GRAY DAWN: How the Coming Age Wave Will Transform America-and the World
By Peter G. Peterson. Times Books.280 pp. $23
How the Coming Age Wave Will
Transform America—and the World.
By Peter G. Peterson. Times Books. 280 pp. $23
When the sky does fall, those once denounced as Chicken Littles suddenly become prophets. Peterson may turn out to be one of them. He assessed the dire consequences of American aging in Will America Grow Up Before It Grows Old? (1996). Now, in Gray Dawn, he extends the analysis to the rest of the world.
Everywhere, but especially in wealthy countries, people live longer. The cost of their medical care is increasing. The age of their retirement—and hence their entry into the ranks of those supported by public pensions—is dropping. They are having fewer children who might support them in retirement. Intergenerational solidarity does not help: grandparents live apart from grandchildren, often in another part of the country. As societies move from high rates of fertility and mortality to low, Peterson argues, they face fiscal disaster.
While acknowledging that demographic projections have turned out wrong in the past—not that long ago, Cassandras were worrying about too high a birth rate— Peterson believes that fiscal problems are virtually unavoidable. Under even the most conservative estimates of future trends, too few will be working to support too many looking for dignified leisure. Even more important, not all trends are cyclical. Once birth control is introduced in a nation, for example, families with more than 10 children become rare.
Different societies will handle the aging bomb in different ways. Peterson admires Japan, the first country to cope with rapid aging. There, the Confucian ethic stresses intergenerational responsibility, and the political system prizes consensus over conflict. Italy, by contrast, "may be the world’s worst-case pension scenario." Strong unions protect their (retired) members, while, as a result of low birthrates, people over 60 outnumber those under 20. The United States has the advantage of being the youngest, demographically speaking, of the world’s rich countries. But it has the problem of a political system unable to say no to demands for disproportionate spending on the elderly.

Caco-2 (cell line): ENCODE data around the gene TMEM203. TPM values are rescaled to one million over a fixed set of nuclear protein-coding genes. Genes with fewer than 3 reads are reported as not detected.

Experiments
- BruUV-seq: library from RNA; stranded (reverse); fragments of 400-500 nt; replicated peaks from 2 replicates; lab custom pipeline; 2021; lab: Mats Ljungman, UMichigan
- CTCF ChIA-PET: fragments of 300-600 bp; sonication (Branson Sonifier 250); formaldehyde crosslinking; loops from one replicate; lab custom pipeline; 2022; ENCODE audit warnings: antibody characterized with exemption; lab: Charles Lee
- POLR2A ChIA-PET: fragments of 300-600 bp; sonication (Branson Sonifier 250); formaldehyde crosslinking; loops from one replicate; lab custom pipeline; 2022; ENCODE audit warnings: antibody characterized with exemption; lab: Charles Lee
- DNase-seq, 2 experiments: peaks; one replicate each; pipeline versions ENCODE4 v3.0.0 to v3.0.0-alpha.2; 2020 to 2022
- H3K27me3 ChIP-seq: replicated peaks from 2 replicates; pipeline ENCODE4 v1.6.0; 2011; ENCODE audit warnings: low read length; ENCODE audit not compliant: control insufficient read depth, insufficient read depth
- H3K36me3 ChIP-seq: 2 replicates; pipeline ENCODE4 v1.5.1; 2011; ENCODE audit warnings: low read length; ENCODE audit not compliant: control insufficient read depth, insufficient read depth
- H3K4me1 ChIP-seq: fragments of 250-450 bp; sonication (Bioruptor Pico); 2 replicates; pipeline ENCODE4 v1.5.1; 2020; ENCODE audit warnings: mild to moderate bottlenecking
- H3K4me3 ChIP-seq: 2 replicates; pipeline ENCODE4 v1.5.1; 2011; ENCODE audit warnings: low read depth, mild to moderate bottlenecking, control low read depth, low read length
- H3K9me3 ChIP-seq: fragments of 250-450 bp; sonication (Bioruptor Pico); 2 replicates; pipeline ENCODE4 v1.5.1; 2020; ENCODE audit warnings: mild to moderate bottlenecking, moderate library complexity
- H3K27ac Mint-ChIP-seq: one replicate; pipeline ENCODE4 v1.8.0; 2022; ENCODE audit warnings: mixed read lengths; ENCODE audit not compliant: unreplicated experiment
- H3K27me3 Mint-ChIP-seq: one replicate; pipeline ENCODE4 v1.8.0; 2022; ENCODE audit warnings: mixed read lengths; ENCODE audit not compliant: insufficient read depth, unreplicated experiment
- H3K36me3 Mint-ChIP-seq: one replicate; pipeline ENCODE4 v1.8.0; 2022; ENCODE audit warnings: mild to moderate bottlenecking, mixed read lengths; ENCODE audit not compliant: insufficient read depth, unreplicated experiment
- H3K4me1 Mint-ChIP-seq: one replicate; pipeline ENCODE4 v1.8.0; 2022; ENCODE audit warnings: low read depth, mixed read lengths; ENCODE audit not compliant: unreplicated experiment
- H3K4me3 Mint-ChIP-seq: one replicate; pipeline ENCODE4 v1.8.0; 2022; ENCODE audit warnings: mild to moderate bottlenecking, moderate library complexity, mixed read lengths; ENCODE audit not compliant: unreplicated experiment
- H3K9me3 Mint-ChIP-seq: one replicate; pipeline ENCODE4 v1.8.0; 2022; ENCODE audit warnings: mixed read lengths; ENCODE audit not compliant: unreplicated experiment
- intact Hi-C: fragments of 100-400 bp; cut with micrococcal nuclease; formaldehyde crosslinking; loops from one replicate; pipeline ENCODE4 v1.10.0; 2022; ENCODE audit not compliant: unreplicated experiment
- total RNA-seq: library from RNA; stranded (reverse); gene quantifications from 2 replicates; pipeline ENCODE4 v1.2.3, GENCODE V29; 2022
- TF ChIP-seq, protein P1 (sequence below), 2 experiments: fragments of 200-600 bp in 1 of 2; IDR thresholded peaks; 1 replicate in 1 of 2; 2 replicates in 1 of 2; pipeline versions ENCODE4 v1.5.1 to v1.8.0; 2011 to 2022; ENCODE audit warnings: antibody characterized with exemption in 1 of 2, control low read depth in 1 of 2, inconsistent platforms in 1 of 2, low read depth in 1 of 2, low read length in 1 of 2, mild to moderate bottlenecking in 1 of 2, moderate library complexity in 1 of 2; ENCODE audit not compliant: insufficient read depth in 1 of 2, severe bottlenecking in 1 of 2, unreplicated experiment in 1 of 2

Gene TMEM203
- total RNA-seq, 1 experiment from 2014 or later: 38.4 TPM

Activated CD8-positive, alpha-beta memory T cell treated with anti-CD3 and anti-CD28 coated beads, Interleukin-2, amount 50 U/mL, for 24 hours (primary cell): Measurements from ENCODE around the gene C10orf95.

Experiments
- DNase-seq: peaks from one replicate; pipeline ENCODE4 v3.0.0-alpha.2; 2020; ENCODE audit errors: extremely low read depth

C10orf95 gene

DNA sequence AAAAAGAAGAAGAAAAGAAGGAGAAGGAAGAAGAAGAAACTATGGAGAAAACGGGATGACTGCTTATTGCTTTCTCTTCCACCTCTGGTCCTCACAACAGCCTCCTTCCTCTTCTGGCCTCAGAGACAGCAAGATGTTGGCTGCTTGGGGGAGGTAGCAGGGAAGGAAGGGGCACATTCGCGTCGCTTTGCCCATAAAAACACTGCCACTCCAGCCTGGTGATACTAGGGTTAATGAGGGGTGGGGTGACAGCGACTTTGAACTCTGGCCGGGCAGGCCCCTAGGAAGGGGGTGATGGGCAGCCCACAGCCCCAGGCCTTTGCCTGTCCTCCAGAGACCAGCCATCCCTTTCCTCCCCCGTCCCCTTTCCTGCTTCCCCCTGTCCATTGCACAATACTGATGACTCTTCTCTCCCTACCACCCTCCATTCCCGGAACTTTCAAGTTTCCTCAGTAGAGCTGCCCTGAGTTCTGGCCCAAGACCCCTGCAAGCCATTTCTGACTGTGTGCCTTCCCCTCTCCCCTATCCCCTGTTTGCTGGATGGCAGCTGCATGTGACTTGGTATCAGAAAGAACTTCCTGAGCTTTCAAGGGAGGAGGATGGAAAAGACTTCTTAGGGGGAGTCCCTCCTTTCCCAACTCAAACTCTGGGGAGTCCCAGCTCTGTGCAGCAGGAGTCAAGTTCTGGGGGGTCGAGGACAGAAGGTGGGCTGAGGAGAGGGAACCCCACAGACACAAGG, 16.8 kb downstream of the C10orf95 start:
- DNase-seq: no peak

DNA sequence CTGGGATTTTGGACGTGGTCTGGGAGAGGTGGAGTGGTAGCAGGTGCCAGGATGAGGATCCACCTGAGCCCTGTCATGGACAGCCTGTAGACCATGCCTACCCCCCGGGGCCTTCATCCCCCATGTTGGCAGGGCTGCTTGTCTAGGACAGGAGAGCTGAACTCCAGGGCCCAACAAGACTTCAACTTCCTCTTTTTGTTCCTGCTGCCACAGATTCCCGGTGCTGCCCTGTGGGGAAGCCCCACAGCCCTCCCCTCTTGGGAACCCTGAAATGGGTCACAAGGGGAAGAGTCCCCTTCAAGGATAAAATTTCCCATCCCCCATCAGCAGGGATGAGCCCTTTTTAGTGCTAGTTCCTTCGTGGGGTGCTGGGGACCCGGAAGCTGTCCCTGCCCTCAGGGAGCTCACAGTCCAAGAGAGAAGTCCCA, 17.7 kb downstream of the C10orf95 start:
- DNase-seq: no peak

One need not accept all of Peterson’s political judgments. To start with, fiscal health may be less important than individual rights, the very lack of which makes Japan so appealing to the author. In addition, Peterson seems naive about the capacities of government (he believes that regulators can prevent chicanery in a workercontrolled pension system), and he fails to recognize the symbolic importance Americans attach to Social Security despite its economic inefficiencies.
Still—despite skepticism about worstcase projections—I find Peterson’s factual conclusions persuasive. Americans someday may rue the fact that, back when the emerging problems were so clearly and compellingly described in Gray Dawn, they did not pay attention.
Why Money Fails to Satisfy
in an Era of Excess.
By Robert H. Frank. Free Press. 336 pp. $25
The townspeople of Ithaca, New York, once disdained each passing Porsche, according to Cornell University economist Frank, but now they view pricey cars with envy. Even the author is not immune: he acknowledges owning a BMW—purchased used, he stresses. Out of such insidious, competitive profligacy, Frank contends, grow myriad social ills, including bleak inner cities, neglected children, air pollution, potholes, and obesity.
In Luxury Fever, Frank amasses prodigious evidence of America’s wasteful ways. Since 1980, the market for fine wines has grown by 23 percent annually. The average size of new houses was 1,100 square feet in the 1950s; it’s 2,000 square feet today. (Bill Gates’s 45,000-square-foot palace especially offends Frank, who wishes the Microsoft founder would erect a smaller house and use the sav-